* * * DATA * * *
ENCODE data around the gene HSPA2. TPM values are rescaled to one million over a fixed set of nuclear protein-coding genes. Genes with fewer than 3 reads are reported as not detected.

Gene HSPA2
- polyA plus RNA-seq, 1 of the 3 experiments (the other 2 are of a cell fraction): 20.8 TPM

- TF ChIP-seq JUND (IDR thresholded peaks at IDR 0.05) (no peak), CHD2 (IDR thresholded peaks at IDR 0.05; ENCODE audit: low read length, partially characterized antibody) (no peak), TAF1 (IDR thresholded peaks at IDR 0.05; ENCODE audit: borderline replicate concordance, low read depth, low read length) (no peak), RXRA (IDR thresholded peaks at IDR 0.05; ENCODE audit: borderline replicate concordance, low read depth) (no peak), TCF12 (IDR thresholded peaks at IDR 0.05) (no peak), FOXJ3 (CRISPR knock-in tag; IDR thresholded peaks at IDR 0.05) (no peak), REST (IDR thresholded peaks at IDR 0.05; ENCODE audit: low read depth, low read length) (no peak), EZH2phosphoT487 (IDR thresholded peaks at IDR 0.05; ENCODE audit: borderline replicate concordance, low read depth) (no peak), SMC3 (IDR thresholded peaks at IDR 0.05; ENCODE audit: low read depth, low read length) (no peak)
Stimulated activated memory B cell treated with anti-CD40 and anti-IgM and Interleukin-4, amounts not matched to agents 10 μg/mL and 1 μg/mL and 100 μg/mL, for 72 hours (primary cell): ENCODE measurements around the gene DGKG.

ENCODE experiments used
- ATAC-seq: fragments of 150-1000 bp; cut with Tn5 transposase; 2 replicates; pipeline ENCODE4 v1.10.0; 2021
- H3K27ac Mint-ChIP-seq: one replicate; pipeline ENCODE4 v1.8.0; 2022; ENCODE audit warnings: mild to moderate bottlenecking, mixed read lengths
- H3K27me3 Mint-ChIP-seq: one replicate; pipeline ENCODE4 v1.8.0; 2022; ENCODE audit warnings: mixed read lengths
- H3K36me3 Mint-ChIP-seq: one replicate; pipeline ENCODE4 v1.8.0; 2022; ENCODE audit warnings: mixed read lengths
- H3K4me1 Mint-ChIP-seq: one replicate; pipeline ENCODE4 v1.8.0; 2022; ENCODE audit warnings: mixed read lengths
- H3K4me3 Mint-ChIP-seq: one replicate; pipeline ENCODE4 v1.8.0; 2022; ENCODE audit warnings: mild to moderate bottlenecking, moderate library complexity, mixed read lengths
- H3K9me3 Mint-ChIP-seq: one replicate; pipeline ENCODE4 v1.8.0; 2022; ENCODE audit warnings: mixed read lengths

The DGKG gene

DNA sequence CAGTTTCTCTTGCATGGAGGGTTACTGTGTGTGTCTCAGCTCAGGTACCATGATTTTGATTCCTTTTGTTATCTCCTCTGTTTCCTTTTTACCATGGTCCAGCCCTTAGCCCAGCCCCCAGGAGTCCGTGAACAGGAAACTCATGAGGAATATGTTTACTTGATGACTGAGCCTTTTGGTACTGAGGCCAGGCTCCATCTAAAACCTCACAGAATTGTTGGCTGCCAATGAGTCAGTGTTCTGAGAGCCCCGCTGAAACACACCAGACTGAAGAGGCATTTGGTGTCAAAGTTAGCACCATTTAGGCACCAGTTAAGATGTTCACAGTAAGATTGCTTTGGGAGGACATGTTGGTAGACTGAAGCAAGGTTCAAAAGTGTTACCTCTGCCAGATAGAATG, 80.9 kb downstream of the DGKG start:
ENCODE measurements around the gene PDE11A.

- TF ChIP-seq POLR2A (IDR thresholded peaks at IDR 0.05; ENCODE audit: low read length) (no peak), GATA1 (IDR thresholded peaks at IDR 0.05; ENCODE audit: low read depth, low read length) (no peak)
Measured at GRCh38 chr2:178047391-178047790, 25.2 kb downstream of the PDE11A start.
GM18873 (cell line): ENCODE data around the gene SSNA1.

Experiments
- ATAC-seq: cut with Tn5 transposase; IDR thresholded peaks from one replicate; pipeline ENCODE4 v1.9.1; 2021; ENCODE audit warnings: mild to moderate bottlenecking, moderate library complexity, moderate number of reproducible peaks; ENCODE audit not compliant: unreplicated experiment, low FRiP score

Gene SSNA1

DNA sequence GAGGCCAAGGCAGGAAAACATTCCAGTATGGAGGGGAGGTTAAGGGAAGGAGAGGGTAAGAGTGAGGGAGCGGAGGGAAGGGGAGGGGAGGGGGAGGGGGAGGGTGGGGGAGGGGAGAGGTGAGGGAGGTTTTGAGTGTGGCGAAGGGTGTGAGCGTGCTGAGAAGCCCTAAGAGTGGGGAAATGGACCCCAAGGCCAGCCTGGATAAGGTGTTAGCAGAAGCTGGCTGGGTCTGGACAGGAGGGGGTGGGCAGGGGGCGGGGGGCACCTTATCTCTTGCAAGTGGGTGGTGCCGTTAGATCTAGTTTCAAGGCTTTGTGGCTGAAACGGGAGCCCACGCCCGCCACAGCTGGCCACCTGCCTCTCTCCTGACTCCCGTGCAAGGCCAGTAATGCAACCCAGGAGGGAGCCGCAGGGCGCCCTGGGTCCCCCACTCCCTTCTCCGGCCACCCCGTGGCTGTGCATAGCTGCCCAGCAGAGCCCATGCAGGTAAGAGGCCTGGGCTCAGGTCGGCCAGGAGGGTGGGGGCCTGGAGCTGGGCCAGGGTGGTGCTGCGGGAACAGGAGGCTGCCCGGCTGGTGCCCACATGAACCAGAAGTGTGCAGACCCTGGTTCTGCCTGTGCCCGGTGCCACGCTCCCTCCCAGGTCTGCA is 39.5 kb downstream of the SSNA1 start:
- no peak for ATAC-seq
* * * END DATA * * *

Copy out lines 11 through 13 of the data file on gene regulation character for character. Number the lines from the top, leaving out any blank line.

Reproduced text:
- H3K4me1 Mint-ChIP-seq: one replicate; pipeline ENCODE4 v1.8.0; 2022; ENCODE audit warnings: mixed read lengths
- H3K4me3 Mint-ChIP-seq: one replicate; pipeline ENCODE4 v1.8.0; 2022; ENCODE audit warnings: mild to moderate bottlenecking, moderate library complexity, mixed read lengths
- H3K9me3 Mint-ChIP-seq: one replicate; pipeline ENCODE4 v1.8.0; 2022; ENCODE audit warnings: mixed read lengths